The sort of promise that the government would make is that it will only legal recognize debts that a denominated in dollars. If someone incurs a debt in dollars, then the government gives full support to the creditors to get the debt paid when it is due. If the debt in not in dollars, then the government will be much less supportive. This promise of support combines with the basic value of needs being met, to provide the full value of government issues dollars.
To sum up, the value of money is not that it represents a share of some stockpile of gold, but that it represents some share of the total resources of the nation – my share of the Gross Domestic Product if you like. That is what the dollar represents and the government – as administrative representative of the whole society – promises that I can trade my dollars with any other agent in the economy to get access to my share of these total resources. I find this to be a satisfying picture of money, and I think it leads to useful perspectives on other parts of the economy, which I might explore in future posts.
Coming back to one of the ideas that started this: now that we know what money is, what does it mean for the government to print new money? What is their basis for doing that?
Though The Deficit Myth doesn’t make this clear, it doesn’t really propose printing money for any and every expense that the government incurs. A government has many arms and many responsibilities and they shouldn’t be expected by handle money exactly the same way. The most obvious example, for nations like USA and Australia, is that while the federal government can potentially print money, the governments of individual states or cities cannot do that. State governments must earn, tax, or borrow all the money they spend. Similarly some arms of a federal government should as well. The particular area of federal government expenditure that is given in The Deficit Myth as being an area to spend money before receiving it is social welfare. The obvious example is keeping everyone out of poverty by (as MMT proposes) guaranteeing jobs for everybody who wants one. The government will find work for you to do, and will print money to pay you. Less obvious areas which are potentially just as valuable are health and education. From a social-good perspective, the only possible reason not to provide food, shelter, health services and education is if the nation does not have the resources to do that. Money should never be an issue.
When the government spends on social welfare, it is saying “All residents deserve a share of the produce of the nation”. There is a risk that this might produce inflation, which reduces the value of everyone’s dollars. If that happens then a reasonable interpretation is that the whole society bears a small cost so that none go without basic necessities. I think that would be justified, but I also suspect that most of the time in a healthy society with a wise government, it wouldn’t be necessary.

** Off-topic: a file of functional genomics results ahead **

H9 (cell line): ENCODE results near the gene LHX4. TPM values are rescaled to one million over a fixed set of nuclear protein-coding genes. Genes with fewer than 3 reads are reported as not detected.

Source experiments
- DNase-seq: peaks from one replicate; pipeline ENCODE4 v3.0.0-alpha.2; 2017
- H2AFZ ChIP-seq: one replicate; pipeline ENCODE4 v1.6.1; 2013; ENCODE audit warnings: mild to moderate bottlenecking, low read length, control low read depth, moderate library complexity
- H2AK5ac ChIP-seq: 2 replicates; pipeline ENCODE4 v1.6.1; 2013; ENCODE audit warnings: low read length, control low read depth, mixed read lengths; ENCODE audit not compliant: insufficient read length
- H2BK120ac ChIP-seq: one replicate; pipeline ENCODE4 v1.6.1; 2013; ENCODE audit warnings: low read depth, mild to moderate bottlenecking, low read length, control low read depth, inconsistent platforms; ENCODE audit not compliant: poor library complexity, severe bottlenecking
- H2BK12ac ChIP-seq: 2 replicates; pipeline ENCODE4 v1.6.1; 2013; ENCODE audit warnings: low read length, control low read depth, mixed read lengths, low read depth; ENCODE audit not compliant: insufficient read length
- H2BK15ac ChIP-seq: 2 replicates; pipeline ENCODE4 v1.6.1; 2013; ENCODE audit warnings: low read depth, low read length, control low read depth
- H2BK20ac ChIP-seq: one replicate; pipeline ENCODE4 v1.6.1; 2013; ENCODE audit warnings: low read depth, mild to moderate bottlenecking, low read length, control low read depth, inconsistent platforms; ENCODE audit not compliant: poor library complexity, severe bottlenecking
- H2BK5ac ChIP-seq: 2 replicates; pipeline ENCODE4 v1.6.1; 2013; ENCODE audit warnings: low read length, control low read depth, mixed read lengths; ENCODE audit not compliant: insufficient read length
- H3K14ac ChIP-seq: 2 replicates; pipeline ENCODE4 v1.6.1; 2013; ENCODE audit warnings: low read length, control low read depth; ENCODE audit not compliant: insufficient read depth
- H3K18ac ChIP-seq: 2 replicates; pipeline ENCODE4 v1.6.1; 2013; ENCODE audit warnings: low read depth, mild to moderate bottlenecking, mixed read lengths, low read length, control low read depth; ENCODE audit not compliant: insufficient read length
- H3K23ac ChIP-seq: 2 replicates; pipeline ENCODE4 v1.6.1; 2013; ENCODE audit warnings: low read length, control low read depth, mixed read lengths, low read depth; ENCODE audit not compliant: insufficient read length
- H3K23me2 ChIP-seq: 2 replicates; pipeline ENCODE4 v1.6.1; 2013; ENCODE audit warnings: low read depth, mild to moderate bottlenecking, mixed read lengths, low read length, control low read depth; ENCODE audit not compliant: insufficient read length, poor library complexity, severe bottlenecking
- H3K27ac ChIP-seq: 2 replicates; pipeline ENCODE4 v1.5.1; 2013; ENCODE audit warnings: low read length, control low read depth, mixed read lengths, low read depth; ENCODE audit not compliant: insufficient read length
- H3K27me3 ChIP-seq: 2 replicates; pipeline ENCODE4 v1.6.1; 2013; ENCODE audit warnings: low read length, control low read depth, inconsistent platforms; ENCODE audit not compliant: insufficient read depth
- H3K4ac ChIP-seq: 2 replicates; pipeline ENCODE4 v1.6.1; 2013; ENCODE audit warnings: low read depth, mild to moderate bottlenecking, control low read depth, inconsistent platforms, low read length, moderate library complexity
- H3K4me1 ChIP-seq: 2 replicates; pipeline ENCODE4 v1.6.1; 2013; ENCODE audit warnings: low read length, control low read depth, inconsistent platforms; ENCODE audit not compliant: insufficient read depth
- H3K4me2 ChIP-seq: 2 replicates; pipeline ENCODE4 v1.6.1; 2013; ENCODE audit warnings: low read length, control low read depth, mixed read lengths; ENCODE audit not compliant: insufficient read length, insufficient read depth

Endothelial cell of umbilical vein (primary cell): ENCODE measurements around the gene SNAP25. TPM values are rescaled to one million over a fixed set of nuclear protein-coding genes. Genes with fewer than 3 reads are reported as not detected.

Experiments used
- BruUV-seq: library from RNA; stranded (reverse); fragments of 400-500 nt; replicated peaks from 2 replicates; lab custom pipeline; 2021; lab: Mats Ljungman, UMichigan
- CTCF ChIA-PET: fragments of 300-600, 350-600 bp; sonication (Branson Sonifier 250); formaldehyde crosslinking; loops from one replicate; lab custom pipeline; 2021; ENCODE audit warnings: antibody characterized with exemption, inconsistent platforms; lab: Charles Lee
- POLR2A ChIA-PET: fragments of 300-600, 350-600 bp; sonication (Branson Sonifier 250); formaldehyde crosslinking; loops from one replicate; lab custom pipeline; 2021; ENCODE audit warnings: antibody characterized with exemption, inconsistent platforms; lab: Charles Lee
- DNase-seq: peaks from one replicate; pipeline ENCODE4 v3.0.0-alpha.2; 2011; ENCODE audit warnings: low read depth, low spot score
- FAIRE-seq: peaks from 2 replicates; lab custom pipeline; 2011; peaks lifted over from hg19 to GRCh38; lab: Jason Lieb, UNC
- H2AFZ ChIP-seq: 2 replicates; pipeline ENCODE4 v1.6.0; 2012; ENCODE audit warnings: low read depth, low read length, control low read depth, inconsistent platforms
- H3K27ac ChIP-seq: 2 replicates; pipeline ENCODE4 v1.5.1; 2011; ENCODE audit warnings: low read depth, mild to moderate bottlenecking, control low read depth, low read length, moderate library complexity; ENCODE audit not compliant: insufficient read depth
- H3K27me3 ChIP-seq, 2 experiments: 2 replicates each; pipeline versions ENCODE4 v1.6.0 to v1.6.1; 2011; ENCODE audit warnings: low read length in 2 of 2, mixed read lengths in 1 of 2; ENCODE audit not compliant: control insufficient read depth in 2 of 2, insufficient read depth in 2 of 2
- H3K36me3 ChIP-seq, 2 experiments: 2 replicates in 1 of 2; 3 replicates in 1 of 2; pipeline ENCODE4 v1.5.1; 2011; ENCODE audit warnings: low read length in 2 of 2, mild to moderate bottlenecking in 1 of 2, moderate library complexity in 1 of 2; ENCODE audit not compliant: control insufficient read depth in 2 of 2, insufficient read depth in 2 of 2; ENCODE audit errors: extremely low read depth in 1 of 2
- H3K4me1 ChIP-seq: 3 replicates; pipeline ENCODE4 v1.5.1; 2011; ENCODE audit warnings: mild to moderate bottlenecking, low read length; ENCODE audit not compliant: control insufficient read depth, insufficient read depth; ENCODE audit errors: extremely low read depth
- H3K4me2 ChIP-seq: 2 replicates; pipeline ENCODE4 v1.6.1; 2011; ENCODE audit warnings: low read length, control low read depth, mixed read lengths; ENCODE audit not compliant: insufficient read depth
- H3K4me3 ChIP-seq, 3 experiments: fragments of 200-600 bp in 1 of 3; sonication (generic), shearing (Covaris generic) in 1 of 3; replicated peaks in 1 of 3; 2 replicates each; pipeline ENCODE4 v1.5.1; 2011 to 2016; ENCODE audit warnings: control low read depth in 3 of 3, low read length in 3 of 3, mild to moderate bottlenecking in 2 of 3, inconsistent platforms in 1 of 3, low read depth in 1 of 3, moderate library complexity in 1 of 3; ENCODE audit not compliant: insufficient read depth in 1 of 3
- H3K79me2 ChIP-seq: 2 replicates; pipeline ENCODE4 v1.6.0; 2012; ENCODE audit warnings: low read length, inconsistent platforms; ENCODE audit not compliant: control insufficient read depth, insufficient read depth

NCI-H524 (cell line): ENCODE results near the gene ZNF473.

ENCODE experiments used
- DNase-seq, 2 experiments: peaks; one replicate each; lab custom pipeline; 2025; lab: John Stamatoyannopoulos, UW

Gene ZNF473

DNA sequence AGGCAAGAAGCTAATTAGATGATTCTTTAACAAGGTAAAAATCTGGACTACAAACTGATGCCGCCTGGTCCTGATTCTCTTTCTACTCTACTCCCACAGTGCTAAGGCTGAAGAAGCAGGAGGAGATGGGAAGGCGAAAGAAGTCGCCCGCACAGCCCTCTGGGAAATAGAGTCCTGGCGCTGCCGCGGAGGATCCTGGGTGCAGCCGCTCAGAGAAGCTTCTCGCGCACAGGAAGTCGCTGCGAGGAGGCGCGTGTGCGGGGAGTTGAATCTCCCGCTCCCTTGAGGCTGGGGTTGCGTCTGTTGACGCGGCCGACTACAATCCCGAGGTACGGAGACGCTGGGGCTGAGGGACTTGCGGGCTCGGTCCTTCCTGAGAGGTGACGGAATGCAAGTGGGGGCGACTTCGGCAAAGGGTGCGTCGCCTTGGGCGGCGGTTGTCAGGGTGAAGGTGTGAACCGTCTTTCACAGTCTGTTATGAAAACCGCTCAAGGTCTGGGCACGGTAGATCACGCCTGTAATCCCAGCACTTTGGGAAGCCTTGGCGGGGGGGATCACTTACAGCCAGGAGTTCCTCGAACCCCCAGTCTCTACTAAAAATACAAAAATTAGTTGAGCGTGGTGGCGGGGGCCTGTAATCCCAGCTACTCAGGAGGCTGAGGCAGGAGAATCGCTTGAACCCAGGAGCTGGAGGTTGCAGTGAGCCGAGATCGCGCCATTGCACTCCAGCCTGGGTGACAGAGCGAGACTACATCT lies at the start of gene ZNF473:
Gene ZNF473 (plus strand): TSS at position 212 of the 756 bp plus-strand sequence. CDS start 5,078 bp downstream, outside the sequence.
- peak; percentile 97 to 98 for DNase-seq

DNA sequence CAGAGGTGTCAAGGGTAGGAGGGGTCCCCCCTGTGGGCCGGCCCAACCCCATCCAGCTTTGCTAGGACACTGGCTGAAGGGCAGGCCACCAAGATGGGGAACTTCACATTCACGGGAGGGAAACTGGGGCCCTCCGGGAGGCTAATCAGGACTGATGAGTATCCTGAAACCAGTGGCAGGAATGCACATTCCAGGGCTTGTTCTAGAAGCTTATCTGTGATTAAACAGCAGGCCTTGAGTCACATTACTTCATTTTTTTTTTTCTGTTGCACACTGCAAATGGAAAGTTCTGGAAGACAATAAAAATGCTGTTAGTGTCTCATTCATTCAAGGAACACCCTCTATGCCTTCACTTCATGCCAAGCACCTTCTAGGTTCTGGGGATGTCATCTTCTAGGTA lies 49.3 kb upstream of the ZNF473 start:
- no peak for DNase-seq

An alternate perspective on government spending is to see it as investment. If some members of the society are not benefiting society, whether because that don’t have the knowledge or skill, or because they are unwell, or because they simply haven’t found a job to do, then that suggests that the nation has resources that are not being fully realized. If the government can intervene in a way to make these people more productive, then that is likely to be a valuable investment. When spending on employment health and training is well targeted, it is to be expected that the nett results, in the long term, will be positive. The results will likely be more than sufficient to “repay” the initial investment. Conversely, there is substantially evidence that if such resources (people) are left under-utilized, there can be substantial cost, whether from crime, or from incompetence, or from health conditions getting worse and so being more costly to treat.
Exactly how government should direct the money that it prints in order to boost society is not an easy question to answer, It would require risk taking and ongoing measurement and is fundamentally a political question which economics cannot give a full answer to. But the economic theory makes it quite clear that spending as an investment it perfectly defensible, even if you don’t have the money already. Certainly the government could borrow the money like the rest of us have to. But it doesn’t need to. It can instead print the money as a way of promising the to people that they have a share in the total resources.